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Raspberry Pi founder receives honorary degree

29 November 2013

Computer games industry pioneer David Braben today (Friday 29 November) received an Honorary Degree of Doctor of Technology from Abertay University.

David is a founding trustee of the Raspberry Pi Foundation, which aims to bring affordable, pocket-sized computers to schools and individuals across the world – inspiring a whole new generation to learn computer programming, as the BBC Micro did in the 1980s.

He is also the co-creator of Elite, the first true 3D computer game, which was released in 1982.

This year David raised almost £1.6 million from over 25,000 supporters on Kickstarter for Elite: Dangerous and successfully listed his company Frontier Developments on the London Stock Exchange.

David Braben, Founder of Frontier Developments, said: “I’m delighted to receive an honorary degree today from Abertay University.

“As the first university in the world to teach a Computer Games Technology degree, and the organiser of the wonderful Dare to be Digital game design competition, Abertay has proven itself to be fantastically committed to educating the next generation of game developers.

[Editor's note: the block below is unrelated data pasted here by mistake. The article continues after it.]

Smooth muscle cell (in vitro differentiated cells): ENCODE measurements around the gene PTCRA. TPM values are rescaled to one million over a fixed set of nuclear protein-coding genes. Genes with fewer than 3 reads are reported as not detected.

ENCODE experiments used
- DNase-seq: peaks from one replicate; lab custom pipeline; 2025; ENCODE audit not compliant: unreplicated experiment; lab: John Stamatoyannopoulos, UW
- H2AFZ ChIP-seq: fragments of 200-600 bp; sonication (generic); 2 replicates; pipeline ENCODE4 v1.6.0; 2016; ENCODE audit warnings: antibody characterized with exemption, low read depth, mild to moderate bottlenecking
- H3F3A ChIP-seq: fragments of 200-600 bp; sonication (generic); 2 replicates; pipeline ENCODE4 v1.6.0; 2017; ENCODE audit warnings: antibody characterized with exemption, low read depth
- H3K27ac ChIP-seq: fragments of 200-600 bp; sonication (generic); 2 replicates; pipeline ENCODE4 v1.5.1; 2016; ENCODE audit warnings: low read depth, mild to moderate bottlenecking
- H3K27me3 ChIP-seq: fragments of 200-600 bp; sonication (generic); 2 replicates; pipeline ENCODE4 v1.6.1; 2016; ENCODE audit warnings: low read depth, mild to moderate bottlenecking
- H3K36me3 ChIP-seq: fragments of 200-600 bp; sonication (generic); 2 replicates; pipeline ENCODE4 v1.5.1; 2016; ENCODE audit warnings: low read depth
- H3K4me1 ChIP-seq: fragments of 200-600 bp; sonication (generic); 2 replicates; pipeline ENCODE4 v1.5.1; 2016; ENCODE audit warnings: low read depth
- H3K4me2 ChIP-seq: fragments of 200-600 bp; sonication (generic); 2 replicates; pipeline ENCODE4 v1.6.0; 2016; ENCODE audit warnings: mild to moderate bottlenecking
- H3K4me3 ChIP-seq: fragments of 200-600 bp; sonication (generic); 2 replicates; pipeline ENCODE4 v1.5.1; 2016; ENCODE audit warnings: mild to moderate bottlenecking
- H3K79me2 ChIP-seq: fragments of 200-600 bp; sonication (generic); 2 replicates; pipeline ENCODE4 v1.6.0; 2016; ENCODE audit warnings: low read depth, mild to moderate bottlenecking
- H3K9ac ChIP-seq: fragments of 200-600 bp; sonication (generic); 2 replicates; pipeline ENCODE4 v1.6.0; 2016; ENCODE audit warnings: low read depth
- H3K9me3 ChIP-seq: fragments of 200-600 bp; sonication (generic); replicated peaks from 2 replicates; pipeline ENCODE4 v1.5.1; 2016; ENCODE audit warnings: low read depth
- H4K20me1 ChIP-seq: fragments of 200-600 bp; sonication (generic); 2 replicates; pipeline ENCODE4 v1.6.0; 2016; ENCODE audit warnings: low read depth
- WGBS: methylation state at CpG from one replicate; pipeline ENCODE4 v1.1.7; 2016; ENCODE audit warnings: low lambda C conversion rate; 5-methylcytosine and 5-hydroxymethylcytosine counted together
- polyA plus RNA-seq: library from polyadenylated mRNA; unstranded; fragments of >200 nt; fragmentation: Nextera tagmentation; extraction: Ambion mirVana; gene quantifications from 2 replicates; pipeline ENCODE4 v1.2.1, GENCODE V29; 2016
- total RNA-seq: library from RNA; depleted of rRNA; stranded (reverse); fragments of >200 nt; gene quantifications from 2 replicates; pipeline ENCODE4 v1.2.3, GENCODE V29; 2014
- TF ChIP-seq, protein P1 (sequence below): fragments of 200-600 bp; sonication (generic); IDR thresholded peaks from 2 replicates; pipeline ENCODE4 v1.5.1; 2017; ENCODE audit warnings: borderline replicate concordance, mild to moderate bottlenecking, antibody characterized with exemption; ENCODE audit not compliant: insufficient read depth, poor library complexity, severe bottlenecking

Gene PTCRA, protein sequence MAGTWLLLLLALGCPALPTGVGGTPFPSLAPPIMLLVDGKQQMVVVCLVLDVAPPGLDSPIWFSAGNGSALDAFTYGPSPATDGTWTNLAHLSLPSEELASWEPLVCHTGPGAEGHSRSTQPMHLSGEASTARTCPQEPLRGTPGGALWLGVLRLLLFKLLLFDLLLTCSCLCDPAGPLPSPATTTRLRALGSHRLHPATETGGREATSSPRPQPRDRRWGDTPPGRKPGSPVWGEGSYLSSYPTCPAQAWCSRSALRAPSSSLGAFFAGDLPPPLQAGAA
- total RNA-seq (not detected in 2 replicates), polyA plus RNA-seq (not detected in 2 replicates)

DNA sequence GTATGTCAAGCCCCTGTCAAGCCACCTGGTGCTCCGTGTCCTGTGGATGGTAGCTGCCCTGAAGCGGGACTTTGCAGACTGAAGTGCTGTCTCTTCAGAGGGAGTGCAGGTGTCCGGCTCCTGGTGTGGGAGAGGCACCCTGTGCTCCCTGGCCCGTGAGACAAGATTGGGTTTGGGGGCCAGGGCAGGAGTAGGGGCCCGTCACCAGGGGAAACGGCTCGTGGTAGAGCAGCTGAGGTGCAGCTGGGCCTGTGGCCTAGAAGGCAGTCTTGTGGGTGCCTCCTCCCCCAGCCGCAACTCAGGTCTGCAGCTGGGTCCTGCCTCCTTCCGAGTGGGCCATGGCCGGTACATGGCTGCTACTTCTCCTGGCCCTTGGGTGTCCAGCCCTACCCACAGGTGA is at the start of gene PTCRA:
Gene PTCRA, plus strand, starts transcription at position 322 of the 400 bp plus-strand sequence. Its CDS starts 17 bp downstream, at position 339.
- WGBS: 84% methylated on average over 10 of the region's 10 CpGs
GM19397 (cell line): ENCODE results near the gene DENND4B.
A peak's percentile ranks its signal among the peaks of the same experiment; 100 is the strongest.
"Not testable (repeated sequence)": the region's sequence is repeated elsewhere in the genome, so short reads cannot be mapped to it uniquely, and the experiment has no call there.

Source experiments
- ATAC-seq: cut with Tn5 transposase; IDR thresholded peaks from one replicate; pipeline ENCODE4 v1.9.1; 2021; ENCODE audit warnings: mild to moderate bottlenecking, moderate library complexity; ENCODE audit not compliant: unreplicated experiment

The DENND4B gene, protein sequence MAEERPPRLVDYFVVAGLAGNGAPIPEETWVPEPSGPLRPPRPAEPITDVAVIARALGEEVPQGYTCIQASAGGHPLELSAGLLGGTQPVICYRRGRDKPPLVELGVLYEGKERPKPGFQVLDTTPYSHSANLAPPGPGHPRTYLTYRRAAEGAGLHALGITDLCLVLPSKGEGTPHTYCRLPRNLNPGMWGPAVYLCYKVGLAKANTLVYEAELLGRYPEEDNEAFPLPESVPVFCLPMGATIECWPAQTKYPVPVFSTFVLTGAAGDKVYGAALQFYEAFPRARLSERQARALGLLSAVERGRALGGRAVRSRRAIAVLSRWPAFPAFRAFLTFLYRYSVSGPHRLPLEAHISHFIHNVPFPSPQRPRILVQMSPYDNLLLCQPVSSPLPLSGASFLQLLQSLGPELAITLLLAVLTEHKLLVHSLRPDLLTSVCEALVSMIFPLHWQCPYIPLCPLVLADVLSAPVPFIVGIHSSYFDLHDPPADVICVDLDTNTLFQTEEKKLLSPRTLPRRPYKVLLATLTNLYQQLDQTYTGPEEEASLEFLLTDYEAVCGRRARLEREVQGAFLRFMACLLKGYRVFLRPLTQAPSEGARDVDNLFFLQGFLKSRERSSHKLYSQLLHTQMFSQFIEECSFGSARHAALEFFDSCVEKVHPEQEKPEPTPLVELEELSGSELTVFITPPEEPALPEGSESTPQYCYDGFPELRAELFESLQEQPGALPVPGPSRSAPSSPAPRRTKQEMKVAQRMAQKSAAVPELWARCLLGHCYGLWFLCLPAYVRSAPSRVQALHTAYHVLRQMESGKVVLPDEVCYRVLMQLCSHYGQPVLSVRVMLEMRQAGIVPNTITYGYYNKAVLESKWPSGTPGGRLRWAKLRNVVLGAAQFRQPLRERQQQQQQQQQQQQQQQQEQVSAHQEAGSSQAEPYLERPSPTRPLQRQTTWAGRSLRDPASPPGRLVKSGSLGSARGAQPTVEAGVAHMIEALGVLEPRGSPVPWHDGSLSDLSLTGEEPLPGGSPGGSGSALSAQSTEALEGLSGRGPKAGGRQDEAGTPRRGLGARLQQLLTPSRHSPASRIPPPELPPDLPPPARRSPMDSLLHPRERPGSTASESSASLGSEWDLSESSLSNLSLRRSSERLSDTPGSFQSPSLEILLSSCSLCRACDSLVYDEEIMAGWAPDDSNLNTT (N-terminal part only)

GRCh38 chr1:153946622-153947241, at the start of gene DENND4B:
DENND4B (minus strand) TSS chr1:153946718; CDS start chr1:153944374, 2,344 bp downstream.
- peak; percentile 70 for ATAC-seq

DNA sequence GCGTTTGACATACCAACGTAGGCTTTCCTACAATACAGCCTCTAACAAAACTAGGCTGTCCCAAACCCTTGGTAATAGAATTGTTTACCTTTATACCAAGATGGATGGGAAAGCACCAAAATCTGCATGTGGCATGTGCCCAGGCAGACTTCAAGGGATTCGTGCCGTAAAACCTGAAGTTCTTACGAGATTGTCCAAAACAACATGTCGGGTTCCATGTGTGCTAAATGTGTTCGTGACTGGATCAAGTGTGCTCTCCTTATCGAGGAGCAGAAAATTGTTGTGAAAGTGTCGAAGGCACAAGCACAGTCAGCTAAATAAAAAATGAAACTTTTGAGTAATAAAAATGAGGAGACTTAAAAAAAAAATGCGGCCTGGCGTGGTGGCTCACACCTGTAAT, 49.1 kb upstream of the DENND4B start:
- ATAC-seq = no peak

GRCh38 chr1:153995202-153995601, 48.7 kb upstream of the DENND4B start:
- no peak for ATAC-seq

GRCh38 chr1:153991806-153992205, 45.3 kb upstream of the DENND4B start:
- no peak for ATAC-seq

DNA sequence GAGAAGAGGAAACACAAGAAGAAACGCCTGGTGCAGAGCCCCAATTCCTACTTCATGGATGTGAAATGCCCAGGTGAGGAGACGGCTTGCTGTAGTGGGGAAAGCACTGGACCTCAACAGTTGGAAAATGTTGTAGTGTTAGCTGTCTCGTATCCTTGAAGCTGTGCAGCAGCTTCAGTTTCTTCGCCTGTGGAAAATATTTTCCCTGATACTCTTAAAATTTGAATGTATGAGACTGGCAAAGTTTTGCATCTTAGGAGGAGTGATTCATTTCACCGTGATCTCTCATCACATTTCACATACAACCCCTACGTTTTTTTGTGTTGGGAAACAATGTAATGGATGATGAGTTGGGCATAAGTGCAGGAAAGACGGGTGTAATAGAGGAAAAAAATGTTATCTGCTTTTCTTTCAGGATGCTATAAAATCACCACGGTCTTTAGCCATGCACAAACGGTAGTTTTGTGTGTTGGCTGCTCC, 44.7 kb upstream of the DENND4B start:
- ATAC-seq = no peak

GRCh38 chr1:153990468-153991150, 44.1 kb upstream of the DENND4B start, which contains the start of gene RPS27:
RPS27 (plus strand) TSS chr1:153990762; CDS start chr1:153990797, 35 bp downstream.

“Computer science education is absolutely key to the future success of the UK, and linking strong school education – powered by initiatives like the Raspberry Pi – to world-leading university courses is exactly what we need to grow more great companies here.”

Professor Nigel Seaton, Principal and Vice-Chancellor of Abertay University, said: “David is a major inspiration to many of my colleagues at Abertay University and in the computer games industry, with his work guiding them into their careers.

“From the huge technical achievement of Elite over 30 years ago, to producing a succession of creatively and commercially successful games, to helping bring the Raspberry Pi into our schools, David is also a wonderful role model for our students graduating here today.

“It’s a great honour to present David with his Honorary Doctorate at the same time as celebrating the achievements and potential of our graduates, many of whom will follow in his footsteps and start their own exciting and innovative games companies.”

The space-trading simulator Elite amazed sci-fi fans in the early 1980s with its interstellar missions presented with wireframe 3D graphics, eight galaxies to explore, and thousands of procedurally generated planets.

David is a member of the British Academy of Film and Television Arts, a Fellow of the Royal Academy of Engineering, and a member of the Creative Skillset Computer Games Skills Council.


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